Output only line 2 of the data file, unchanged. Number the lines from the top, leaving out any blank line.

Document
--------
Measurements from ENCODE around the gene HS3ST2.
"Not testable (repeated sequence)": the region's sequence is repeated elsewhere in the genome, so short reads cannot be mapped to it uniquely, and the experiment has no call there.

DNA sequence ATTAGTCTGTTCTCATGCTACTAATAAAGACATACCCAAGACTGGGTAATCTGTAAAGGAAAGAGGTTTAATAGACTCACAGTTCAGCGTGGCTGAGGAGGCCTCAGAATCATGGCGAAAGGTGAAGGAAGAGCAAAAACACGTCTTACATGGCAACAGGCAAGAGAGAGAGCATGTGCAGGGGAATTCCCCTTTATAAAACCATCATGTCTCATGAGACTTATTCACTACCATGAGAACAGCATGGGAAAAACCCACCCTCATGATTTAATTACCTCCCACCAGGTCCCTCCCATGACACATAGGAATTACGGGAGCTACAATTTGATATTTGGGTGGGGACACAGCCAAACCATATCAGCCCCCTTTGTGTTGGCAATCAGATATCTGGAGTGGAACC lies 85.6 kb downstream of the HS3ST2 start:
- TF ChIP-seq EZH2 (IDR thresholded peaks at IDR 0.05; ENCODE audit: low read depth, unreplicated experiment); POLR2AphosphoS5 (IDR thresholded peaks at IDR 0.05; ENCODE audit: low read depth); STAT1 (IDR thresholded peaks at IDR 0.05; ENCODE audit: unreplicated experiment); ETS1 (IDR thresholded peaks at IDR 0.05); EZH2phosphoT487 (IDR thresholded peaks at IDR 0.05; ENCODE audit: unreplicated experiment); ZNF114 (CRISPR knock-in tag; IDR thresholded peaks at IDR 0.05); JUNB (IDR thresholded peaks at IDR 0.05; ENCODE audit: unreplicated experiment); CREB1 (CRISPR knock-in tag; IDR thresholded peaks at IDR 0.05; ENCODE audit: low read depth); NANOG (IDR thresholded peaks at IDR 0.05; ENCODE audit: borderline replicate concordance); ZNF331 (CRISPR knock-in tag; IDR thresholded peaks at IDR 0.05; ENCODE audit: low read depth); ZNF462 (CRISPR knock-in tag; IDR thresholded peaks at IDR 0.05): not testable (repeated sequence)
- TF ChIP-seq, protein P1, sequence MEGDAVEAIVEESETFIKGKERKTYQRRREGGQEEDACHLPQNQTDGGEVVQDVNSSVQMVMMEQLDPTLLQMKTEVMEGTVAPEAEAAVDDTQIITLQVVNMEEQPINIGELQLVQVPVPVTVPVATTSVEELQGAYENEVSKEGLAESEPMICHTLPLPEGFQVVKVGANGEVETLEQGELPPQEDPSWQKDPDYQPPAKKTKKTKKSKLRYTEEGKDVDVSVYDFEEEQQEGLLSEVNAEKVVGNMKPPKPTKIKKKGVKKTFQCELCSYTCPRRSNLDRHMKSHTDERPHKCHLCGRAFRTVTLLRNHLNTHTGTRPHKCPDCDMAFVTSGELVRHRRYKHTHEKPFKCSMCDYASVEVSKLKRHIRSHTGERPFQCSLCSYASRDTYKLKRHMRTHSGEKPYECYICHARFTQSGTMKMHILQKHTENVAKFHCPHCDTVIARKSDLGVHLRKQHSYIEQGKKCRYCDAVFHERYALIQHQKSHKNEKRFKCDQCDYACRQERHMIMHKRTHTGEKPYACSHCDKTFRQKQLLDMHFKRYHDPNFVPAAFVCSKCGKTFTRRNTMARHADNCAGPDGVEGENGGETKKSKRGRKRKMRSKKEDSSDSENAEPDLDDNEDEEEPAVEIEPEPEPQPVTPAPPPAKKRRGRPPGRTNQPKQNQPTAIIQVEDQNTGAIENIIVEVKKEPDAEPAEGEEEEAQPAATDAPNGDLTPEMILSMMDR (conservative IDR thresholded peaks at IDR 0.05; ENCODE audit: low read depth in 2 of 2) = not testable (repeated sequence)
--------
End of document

"Not testable (repeated sequence)": the region's sequence is repeated elsewhere in the genome, so short reads cannot be mapped to it uniquely, and the experiment has no call there.